A service set up to crack down on unsafe or unhealthy rental properties has received more than 900 complaints but has penalised just nine landlords.

The Government is defending the tenancy complaints service, saying prosecutions are only a last resort for the worst offenders.

It also says it plans to double the service's resources to cope with minimum standards for rental properties which come into force next year.

But tenancy advocates say the relatively low prosecution rate and small fines mean there is little deterrent for landlords who flout the law.


The Tenancy Complaints and Investigations Team (TCIT) was set up by the National-led Government in 2016 as part of law changes which introduced mandatory insulation rules for some rental properties.

It gave the Ministry of Business, Innovation and Employment (MBIE) power to directly prosecute landlords who breached basic housing standards - rather than depend on tenants to take them to the Tenancy Tribunal.

Since then, the team has received 910 complaints and 766 of them have been resolved. Of the closed cases, breaches were confirmed on 439 occasions. Nine of these cases were taken to the Tenancy Tribunal by MBIE.

The maximum fine is $4000 and has rarely been used.

The heaviest penalty was for Invercargill landlord Murray Baird, who failed to lodge tenancy bonds on 54 occasions and had to pay $38,713 – most of which was in damages and other costs.

Two Hamilton landlords, Rachel Dryland and Bjorn Frith, were found guilty of renting out an unconsented property with no smoke alarms which later caught on fire. They had to pay damages of $800 and were ordered to refund $16,700 in rent to the tenant.

Prime Property Group were ordered to pay damages of $600 and to refund $7520 in rent to tenants who were living in a commercial building in Wellington's Molesworth St, which was later damaged and demolished after the 2016 earthquake.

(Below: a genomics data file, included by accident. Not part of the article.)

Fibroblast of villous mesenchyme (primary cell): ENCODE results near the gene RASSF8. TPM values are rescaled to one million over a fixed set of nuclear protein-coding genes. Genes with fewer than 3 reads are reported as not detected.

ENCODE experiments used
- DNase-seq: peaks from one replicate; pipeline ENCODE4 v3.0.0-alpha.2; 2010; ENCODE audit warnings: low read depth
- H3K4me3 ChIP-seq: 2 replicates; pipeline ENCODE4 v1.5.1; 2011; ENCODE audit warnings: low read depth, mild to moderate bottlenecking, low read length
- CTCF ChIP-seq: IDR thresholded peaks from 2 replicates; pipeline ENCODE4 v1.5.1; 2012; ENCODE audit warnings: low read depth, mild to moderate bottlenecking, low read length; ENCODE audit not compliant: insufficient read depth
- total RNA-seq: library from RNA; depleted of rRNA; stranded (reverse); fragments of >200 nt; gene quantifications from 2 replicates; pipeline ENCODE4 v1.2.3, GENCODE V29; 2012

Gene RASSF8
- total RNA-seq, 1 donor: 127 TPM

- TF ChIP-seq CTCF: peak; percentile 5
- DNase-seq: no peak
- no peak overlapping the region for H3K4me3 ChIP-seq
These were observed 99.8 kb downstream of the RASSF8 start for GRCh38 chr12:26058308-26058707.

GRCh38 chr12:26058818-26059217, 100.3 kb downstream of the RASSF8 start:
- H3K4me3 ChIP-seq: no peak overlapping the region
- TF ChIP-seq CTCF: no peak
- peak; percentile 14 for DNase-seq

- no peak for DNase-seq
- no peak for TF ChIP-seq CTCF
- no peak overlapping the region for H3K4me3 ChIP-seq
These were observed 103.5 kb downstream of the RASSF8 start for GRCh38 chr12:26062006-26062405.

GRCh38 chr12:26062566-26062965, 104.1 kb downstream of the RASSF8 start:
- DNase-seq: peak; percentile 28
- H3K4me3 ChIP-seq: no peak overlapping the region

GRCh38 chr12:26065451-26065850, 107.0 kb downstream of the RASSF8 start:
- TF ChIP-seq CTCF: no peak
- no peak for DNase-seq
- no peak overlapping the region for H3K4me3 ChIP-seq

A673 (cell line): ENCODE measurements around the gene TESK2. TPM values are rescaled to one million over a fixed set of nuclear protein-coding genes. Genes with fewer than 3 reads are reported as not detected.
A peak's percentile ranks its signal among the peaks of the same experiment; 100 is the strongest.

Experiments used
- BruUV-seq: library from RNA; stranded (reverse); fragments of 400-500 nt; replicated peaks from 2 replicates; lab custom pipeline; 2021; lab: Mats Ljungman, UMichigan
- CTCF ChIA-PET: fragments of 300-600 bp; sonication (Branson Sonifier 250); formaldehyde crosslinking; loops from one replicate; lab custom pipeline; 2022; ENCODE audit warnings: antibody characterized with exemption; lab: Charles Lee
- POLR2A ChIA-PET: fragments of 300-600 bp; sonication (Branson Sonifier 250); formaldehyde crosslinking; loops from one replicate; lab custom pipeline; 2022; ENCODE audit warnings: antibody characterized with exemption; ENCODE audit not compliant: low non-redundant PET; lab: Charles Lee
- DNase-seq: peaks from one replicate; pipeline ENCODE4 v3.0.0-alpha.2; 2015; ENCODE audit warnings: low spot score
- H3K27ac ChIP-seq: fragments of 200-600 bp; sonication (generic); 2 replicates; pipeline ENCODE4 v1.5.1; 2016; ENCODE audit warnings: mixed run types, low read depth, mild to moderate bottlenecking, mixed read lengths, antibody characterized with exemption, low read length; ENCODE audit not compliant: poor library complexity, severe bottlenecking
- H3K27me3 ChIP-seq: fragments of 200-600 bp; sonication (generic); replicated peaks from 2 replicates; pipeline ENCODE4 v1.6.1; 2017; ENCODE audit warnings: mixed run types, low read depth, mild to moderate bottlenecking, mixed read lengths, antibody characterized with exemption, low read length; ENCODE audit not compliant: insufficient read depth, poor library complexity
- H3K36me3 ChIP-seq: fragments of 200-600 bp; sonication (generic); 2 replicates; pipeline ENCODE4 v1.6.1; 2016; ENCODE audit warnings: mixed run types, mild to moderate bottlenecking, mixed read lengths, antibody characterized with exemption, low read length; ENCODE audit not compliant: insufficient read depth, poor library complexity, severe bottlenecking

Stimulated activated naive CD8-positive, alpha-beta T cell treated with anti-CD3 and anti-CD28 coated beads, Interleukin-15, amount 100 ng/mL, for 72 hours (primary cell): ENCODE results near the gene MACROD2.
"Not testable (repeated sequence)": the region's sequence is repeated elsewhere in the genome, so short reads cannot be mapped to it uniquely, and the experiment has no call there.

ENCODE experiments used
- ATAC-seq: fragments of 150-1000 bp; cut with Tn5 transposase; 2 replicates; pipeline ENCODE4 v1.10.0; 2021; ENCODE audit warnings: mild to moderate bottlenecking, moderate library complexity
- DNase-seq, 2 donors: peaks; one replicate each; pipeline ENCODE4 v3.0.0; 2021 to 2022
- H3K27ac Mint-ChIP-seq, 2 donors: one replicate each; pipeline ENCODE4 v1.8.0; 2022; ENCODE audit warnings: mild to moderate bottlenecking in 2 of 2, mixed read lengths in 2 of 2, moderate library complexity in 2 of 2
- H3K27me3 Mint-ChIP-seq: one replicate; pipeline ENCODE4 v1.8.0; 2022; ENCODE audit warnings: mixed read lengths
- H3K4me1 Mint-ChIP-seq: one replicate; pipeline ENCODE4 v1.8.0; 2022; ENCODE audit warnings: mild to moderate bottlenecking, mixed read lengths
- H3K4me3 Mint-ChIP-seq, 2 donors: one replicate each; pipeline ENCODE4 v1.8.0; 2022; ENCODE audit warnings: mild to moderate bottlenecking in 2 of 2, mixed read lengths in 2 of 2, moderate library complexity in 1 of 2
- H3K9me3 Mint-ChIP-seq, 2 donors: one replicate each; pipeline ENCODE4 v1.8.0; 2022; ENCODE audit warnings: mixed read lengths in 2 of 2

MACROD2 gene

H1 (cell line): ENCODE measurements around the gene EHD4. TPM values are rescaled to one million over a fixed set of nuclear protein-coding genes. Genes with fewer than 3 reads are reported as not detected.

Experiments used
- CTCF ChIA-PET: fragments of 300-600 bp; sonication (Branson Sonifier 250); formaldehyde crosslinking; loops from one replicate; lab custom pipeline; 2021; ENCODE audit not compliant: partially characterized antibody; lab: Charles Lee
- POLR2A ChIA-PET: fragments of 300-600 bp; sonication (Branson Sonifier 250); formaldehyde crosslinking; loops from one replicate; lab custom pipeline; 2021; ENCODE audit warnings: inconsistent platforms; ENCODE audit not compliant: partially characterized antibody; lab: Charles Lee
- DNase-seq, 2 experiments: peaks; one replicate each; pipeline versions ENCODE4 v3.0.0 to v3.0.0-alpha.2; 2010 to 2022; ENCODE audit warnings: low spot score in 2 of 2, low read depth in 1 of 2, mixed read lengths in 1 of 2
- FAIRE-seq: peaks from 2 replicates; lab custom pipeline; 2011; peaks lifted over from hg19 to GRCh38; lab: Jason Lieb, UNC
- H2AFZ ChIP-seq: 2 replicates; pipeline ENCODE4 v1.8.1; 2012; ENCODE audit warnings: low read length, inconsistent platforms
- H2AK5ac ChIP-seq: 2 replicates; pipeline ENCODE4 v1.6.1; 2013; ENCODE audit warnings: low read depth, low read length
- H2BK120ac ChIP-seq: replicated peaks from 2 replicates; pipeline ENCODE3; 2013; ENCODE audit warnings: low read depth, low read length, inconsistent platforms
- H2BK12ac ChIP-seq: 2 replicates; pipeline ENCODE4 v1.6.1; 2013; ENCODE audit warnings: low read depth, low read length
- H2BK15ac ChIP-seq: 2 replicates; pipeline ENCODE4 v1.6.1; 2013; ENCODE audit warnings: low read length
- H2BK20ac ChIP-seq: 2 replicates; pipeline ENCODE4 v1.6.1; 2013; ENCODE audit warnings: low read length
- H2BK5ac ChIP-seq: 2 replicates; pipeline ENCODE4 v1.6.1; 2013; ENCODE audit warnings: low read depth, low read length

Building and Housing Minister Phil Twyford backed the TCIT, saying prosecutions were considered a last resort for the handful of landlords who refused to comply.


The TCIT unit aimed to work with landlords to make sure their properties were up to standard, he said, and in most cases they made the required changes.

The unit's compliance manager Steve Watson said he was satisfied with his team's work.

"Taking enforcement action the tribunal is only one thing we do to change behaviour," he said.

"Our ultimate goal is not to punish people. It is to make them change their behaviour. Some of them just need a warning letter or a bit of time to comply."

Renters United organiser Kate Day, however, said the low rate of penalties and small fines would do little to deter bad landlords, especially those that held large portfolios.

"Even in cases where people are penalised, it is not even meeting that maximum fine. So where is the deterrent?" she said.

The TCIT unit began with just two staff but the team has since been expanded to 19.

It will soon grow in 35 after a funding boost in the May Budget, which was designed to help it deal with a group landlords who had to install insulation by a deadline of July next year.

Further minimum standards for insulation, heating, and ventilation are being developed by the Labour-led Government after a law change in November.

- 910 complaints to Tenancy Complaints and Investigations Team since establishment in 2016
- 766 closed cases
- 439 breaches of the law
- 175 warning letters and 160 binding agreements to upgrade properties
- 9 prosecutions
-$38,713 – Invercargill landlord who failed to lodge bond 54 times
-$4100 – for failing to meet health and safety regulations
-$1500 – Auckland boarding house which failed to install smoke alarms
-$7520 – Wellington property company order to pay damages and refund rent to tenants housed in commercial building
-$17,520 – Hamilton landlords refunded rent after fire broke out in unconsented property with no smoke alarms
-$2000 –for failure to install smoke alarms
-$2600 – for not lodging tenancy bonds
-$3000 – for failure to maintain property